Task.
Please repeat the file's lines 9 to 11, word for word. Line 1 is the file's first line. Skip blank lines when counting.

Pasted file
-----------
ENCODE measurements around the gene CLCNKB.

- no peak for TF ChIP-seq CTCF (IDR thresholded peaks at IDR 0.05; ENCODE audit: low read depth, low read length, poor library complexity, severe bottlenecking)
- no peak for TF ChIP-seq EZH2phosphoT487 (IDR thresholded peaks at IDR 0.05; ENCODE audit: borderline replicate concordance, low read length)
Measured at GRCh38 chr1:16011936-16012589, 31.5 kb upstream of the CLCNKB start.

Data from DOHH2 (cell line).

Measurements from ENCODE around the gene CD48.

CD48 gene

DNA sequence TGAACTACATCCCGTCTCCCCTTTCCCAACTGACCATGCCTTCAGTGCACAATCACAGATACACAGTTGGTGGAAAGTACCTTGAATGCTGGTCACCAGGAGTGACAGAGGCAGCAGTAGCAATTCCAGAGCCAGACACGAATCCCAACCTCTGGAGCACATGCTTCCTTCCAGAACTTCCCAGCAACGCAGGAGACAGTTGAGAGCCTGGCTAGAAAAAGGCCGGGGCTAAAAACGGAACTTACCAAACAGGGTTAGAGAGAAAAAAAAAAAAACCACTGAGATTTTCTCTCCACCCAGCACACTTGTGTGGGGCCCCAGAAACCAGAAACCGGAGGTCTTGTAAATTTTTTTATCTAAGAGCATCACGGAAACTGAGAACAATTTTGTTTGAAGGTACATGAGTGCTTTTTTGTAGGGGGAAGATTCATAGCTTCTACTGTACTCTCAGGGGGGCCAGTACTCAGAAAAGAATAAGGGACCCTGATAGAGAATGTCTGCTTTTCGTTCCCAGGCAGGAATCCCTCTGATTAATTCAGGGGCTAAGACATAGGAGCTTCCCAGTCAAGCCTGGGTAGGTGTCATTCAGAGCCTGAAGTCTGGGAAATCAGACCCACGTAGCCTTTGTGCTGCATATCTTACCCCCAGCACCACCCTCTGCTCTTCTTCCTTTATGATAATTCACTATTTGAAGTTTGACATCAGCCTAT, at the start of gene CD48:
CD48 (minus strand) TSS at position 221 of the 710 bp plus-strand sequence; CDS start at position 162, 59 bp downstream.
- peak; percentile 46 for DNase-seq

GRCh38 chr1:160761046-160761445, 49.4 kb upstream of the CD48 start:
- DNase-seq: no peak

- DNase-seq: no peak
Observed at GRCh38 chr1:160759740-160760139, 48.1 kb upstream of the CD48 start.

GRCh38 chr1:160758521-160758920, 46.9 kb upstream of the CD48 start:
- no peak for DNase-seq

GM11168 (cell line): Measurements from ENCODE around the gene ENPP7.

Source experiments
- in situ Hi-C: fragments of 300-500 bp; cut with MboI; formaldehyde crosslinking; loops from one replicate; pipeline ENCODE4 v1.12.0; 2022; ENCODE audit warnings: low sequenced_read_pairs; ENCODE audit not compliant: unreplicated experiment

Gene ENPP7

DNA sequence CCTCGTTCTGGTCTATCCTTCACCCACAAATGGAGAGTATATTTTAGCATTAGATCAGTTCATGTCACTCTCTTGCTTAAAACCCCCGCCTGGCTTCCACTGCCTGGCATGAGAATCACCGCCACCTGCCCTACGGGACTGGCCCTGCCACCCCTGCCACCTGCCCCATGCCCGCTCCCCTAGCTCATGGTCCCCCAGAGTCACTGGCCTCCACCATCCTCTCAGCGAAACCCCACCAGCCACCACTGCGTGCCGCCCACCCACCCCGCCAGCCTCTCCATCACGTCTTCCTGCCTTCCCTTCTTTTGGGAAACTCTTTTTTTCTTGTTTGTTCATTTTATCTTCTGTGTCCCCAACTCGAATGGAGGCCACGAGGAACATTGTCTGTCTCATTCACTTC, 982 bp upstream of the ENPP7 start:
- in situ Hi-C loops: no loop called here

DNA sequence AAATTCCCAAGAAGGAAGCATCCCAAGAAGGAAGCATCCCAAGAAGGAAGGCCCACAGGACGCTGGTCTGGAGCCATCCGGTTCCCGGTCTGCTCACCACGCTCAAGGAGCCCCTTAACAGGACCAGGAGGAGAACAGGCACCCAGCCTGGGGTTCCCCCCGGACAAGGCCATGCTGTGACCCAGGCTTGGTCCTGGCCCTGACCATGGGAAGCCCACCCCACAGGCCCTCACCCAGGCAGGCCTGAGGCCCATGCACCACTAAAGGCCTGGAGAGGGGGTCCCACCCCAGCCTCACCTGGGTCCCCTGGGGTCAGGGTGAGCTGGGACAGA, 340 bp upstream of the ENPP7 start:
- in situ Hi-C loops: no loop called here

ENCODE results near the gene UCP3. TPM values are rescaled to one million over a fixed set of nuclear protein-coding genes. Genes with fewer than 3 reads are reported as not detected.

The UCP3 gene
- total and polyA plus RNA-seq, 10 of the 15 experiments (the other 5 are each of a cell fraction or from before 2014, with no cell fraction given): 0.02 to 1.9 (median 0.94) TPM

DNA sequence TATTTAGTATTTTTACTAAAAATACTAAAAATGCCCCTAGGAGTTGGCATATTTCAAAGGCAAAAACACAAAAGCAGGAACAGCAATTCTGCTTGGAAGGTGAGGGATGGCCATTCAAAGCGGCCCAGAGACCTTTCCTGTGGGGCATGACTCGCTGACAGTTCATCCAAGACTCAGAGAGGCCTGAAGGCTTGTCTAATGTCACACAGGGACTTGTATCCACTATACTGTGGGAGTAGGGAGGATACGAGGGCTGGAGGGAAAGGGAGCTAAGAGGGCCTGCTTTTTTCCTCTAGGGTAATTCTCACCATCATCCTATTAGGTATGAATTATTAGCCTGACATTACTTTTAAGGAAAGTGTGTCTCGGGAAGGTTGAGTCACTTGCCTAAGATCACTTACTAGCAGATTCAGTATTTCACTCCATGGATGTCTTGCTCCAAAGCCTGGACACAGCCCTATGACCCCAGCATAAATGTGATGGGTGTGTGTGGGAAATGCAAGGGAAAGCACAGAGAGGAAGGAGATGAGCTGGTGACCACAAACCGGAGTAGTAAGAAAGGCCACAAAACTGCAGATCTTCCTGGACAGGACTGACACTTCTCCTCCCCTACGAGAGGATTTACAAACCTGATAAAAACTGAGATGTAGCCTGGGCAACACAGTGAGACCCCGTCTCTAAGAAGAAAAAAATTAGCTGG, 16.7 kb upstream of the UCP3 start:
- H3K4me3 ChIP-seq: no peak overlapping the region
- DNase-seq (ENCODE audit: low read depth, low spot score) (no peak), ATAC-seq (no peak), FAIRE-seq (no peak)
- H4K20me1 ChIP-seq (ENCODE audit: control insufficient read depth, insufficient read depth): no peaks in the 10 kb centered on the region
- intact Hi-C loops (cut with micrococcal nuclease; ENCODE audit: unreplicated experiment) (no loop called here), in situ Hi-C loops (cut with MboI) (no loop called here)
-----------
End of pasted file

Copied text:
CD48 (minus strand) TSS at position 221 of the 710 bp plus-strand sequence; CDS start at position 162, 59 bp downstream.
- peak; percentile 46 for DNase-seq

GRCh38 chr1:160761046-160761445, 49.4 kb upstream of the CD48 start: